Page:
Here’s how much prices have to increase before consumers react

New data shows that traffic plunges when price increases get too aggressive, to the point of negating any revenue benefits.
restaurant prices
Overly-aggressive price increases can indeed turn customers away, according to new data. / Photograph: Shutterstock.

Operators have been increasing their prices at historically aggressive rates for the past year. But what’s the level at which consumers break and stop going?

At least one firm believes it has an answer. A study by the consulting firm Revenue Management Solutions found that, unsurprisingly, traffic declines as price increases grow. But it also found that there is a “breaking point” at which that traffic falls precipitously. That point is about 10% to 13%.

“When price increases went beyond 10% to 13%, traffic started to severely decline, negating some or all of the net sales benefits,” Scott Foxworth, director of consulting services at RMS, said in a statement.

RMS, which works with major fast-food chains, analyzed in-store price increases in the second quarter for 25,000 locations to find the consumer breaking point.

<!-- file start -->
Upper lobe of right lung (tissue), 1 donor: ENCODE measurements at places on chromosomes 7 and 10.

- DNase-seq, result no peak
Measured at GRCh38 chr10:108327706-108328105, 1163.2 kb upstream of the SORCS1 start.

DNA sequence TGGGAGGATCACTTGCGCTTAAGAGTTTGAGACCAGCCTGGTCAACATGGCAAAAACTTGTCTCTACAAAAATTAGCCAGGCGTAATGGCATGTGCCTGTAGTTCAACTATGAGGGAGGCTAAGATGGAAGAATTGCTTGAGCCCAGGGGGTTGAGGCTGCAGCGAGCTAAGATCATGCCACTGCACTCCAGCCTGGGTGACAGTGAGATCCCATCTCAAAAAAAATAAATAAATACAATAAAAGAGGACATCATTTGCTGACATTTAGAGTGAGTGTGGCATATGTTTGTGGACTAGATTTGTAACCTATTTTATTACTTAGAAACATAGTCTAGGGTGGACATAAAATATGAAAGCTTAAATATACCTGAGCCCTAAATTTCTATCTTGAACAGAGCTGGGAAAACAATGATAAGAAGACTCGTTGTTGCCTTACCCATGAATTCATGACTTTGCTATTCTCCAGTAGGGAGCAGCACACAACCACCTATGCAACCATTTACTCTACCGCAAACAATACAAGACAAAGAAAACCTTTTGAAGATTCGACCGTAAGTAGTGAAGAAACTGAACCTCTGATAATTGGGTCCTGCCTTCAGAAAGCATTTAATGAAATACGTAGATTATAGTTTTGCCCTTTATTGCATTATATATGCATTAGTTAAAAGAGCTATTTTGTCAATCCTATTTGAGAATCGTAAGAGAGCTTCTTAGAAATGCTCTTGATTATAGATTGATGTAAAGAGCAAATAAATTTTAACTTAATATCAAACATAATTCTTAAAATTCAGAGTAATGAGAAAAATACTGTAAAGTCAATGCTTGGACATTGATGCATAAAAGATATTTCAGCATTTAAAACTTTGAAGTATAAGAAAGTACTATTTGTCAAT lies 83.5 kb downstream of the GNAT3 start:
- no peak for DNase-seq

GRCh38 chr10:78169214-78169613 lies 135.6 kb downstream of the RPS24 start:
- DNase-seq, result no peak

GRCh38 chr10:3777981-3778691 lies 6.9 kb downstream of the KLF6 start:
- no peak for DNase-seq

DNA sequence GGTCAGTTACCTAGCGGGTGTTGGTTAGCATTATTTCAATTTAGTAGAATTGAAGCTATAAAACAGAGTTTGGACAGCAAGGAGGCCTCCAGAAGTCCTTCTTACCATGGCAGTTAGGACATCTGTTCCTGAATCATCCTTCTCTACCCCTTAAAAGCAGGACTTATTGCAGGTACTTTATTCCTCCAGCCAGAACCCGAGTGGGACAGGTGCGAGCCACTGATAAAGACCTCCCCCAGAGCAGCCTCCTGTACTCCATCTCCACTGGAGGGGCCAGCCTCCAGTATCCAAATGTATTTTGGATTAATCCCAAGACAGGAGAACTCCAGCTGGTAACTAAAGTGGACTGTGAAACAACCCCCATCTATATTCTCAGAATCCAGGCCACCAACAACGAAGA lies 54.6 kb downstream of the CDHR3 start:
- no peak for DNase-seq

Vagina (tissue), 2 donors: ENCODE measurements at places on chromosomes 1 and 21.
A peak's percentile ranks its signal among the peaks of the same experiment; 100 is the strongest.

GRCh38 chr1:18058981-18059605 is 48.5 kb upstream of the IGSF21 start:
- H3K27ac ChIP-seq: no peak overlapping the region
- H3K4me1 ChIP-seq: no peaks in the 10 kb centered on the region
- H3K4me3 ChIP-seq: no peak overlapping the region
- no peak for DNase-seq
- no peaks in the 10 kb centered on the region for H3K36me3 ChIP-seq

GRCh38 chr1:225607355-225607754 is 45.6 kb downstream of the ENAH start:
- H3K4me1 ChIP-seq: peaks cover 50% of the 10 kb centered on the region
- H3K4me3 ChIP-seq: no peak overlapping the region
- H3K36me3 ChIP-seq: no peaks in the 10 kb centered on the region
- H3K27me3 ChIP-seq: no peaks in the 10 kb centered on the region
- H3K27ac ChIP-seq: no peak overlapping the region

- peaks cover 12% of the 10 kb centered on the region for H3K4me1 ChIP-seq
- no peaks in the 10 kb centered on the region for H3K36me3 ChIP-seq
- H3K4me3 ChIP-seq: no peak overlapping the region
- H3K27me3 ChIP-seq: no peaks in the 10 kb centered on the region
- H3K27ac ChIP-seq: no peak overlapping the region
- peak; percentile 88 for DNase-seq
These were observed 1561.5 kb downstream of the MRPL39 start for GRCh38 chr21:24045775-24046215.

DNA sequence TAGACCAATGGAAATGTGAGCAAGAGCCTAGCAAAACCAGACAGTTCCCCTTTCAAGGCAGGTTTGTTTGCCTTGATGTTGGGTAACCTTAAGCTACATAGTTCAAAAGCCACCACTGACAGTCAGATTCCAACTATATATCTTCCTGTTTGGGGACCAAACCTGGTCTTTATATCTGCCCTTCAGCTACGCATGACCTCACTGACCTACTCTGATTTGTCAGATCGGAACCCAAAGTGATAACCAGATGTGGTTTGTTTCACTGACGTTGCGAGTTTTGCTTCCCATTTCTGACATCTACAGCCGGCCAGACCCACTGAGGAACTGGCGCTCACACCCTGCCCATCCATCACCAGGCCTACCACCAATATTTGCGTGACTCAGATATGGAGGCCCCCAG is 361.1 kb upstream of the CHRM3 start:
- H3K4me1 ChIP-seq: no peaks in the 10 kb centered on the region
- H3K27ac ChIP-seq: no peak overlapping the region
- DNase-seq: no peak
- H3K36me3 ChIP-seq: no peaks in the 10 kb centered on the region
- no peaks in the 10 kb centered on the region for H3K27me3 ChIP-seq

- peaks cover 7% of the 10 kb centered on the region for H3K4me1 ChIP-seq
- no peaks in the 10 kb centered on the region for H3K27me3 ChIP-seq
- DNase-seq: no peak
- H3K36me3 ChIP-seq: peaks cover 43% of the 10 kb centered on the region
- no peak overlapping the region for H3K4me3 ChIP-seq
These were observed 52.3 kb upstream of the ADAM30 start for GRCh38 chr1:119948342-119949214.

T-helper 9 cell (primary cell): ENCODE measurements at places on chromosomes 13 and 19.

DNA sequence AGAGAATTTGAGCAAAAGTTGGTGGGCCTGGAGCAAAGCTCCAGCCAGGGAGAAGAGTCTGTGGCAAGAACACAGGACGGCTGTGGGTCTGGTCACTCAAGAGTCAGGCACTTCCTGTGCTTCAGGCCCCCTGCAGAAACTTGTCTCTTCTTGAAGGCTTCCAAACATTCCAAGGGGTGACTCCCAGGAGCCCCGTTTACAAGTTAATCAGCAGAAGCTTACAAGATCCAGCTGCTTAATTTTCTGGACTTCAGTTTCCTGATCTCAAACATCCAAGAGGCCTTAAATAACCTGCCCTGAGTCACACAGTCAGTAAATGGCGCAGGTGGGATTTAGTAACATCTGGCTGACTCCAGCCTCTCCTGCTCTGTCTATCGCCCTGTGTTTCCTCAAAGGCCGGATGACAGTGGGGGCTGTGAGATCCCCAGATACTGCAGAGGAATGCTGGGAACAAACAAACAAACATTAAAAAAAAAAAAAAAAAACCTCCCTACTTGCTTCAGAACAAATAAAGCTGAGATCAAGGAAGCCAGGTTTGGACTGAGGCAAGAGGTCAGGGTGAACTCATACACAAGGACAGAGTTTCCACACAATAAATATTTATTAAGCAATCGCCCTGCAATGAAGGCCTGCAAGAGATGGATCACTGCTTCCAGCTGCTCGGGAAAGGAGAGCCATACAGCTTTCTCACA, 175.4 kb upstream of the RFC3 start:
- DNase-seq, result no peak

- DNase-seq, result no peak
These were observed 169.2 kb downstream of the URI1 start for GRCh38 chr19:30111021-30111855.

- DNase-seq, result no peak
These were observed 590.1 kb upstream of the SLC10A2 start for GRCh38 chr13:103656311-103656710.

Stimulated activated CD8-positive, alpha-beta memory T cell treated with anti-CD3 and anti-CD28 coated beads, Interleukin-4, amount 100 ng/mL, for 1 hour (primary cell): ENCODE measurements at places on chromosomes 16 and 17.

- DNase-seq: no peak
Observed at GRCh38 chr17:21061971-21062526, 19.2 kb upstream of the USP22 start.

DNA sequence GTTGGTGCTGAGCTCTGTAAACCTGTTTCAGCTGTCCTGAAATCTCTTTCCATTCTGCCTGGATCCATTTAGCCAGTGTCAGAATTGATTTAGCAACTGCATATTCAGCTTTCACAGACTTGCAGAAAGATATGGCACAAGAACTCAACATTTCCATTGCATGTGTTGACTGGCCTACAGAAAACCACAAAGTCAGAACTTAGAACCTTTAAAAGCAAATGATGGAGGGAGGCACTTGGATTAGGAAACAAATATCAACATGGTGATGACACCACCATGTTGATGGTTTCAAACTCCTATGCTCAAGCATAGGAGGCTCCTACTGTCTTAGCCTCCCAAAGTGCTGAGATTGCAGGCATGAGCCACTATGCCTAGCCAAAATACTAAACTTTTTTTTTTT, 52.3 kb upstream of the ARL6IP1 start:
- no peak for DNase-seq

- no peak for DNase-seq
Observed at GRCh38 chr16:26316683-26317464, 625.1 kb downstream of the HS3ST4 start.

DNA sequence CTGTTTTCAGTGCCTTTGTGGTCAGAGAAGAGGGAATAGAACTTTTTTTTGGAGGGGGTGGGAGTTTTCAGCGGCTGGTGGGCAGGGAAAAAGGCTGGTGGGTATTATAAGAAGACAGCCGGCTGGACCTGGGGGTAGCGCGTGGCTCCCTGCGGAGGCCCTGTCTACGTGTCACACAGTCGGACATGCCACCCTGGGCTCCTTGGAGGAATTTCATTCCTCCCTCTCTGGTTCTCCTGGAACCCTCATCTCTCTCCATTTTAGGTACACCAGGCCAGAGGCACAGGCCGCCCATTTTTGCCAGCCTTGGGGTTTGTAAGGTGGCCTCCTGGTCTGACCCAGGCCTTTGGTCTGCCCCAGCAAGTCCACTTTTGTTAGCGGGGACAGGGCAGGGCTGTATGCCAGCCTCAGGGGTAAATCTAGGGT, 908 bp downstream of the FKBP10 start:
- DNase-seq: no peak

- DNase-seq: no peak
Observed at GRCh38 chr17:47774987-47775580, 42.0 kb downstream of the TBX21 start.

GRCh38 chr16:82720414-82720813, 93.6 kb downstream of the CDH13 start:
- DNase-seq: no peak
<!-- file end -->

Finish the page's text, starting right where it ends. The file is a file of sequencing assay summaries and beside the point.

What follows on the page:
Restaurants have been raising prices more aggressively in recent months to offset rising food and labor costs. Full-service prices rose 9% year-over-year in August, according to the most recent federal data, while limited-service prices rose 7.2%.

Most locations in the RMS analysis kept price increases to 9% to 10%, suggesting they understand the impact on traffic.

And indeed, there are growing indications of consumer concern about prices. According to RMS, 45% of consumers said they are eating out less and a rising percentage of consumers say they are ordering less expensive items or choosing less expensive restaurants.

More than two-thirds of consumers in a survey last quarter said that restaurant prices are either “higher” or “much higher.” That percentage was 47% in the same period a year ago.

That said, 78% of consumers say grocery prices are higher or much higher, up from 61% a year ago. Yet that’s also down from 83% who said that in the first quarter.

The results highlight the concern operators face going forward at a time when prices for food and labor remain historically high. As consumers grow more concerned about higher prices, they are increasingly changing their behavior and are turning back from overly aggressive price hikes.

And while customers appear to be more tolerant of price increases these days than they have been historically, there is still a point at which they will turn away.

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